Bee Swarm Removal
While a swarm of bees can be an intimidating thing; a dense living and buzzing mass of insects a swarm is not inherently dangerous. Swarming bees are not on the war path, nor are they likely to be aggressive, they are simply looking for a new home. Where that goes wrong is when the bees are made to be aggressive, or more accurately defensive, because they feel threatened by external forces. Which means that much of the art of bee swarm removal is conducting it in a controlled and knowledgeable way that minimizes the risk to both bees and passers by.
Why Bees Swarm
Bees swarm for one of two reasons. Either they are abandoning the old hive because it has no longer become suitable – for example there is no food, or it has been disturbed or rendered uninhabitable one way or another – or else the old hive became too crowded and so some of the bees move on to look for a new home.
Swarms may look pretty random but in reality the hive has to prepare itself before swarming and that is done with military precision. The workers put the queen on a diet so she is slim enough to fly before they attempt to leave and if the hive is splitting due to overcrowding they will prepare queen cells so that a new queen will be hatched as the old one leaves for pastures new. A swarm is a big enterprise and requires a lot of planning but once the queen and swarming workers leave the hive it will probably only last hours or a day before they find a new home and start re building. The catch is that's all the time we have to work in so the earlier you call us the better.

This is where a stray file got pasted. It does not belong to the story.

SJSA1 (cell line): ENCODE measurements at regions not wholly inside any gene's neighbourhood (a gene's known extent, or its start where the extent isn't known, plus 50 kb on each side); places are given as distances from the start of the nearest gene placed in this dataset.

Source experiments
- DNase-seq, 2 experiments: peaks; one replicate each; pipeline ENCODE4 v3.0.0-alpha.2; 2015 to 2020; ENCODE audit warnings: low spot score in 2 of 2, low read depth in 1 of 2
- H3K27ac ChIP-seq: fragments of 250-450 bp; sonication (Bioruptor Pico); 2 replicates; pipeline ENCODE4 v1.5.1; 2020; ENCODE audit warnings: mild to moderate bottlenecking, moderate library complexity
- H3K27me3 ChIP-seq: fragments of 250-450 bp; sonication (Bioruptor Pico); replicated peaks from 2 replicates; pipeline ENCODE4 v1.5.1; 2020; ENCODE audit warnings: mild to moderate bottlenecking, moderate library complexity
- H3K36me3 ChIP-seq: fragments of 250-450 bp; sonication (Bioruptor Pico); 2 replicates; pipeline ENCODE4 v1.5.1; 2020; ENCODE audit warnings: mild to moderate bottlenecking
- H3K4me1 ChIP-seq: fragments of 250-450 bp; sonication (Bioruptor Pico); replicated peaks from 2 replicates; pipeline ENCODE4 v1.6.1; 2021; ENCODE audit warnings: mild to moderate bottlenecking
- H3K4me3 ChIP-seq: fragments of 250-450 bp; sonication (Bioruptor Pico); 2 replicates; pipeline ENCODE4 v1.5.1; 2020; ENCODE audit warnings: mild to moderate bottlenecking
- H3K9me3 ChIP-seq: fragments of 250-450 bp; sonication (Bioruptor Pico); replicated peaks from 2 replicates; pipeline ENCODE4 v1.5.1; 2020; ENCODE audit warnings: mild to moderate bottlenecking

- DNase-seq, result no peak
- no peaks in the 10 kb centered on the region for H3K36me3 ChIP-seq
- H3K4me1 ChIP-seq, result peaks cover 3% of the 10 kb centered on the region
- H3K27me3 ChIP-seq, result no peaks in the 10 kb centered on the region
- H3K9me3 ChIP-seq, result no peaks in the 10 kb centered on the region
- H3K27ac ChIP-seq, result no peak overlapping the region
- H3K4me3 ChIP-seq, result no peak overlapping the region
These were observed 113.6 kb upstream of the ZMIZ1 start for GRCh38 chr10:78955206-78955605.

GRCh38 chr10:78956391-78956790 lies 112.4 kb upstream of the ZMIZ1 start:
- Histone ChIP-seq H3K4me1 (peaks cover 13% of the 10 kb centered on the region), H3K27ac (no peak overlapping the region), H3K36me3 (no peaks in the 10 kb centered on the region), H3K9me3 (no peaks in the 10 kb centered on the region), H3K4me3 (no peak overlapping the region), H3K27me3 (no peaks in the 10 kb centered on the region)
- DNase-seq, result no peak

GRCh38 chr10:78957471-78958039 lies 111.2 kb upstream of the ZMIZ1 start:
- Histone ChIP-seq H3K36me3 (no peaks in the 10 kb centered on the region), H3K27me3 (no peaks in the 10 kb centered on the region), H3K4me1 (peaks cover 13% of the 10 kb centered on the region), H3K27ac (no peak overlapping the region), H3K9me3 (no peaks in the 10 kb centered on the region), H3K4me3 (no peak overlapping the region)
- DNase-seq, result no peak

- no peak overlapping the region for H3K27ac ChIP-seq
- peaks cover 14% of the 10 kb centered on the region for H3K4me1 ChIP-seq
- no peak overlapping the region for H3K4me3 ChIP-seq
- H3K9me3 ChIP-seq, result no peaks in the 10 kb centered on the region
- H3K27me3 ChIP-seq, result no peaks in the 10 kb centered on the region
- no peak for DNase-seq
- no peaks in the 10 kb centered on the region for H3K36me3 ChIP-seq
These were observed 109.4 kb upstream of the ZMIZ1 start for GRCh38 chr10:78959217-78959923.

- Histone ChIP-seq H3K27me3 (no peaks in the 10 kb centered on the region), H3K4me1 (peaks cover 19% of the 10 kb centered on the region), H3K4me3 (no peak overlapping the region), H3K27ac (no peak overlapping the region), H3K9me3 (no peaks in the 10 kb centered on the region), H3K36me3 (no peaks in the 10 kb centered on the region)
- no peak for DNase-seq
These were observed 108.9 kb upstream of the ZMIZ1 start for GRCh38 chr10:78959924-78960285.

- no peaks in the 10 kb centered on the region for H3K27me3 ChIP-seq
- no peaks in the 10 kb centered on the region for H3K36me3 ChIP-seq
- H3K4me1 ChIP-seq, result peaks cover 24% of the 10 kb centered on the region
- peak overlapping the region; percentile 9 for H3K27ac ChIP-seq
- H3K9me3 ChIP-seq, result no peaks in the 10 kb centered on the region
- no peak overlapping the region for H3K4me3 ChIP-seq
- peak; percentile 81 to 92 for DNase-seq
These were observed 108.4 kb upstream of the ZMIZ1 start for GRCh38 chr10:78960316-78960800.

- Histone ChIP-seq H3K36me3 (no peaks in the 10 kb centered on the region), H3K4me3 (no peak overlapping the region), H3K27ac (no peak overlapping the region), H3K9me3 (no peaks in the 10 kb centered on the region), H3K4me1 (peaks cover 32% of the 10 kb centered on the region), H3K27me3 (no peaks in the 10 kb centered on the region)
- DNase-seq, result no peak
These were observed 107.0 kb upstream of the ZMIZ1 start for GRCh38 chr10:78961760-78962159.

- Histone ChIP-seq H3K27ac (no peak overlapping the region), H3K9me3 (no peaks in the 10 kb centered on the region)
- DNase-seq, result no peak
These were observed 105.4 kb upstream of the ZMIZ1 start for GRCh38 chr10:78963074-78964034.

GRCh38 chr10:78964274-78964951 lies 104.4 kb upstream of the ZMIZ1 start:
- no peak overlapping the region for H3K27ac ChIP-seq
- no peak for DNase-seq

What To Do
The biggest thing to remember is that if you leave the bees alone, the bees will leave you alone so however menacing a swarm can look if it lands in a place near people there is no risk unless idiots try to move it or blow smoke or chemicals on it. The thing to do is to call us immediately to come and assess and move the swarm before it decides to move into that place you don't want it to be in.
What We Do
Once a swarm is reported to us we will come and look to relocate it. There are some cases where the best thing to do is nothing at all as the swarm is only in a temporary rest spot while scout bees look for a better location. Rest spot swarms will move off on their own if they're left to their own devices. Where the swarm needs relocating however, we will do that for you by coaxing the bees and especially the queen into a transport carrier which protects them as we move them.
We have a number of places to relocate the bees to. There are teaching apiaries where we can carry on educating people about the importance of bees or specially prepared hives in the midst of orchards and other crop areas where their work in pollinating will literally bear fruit.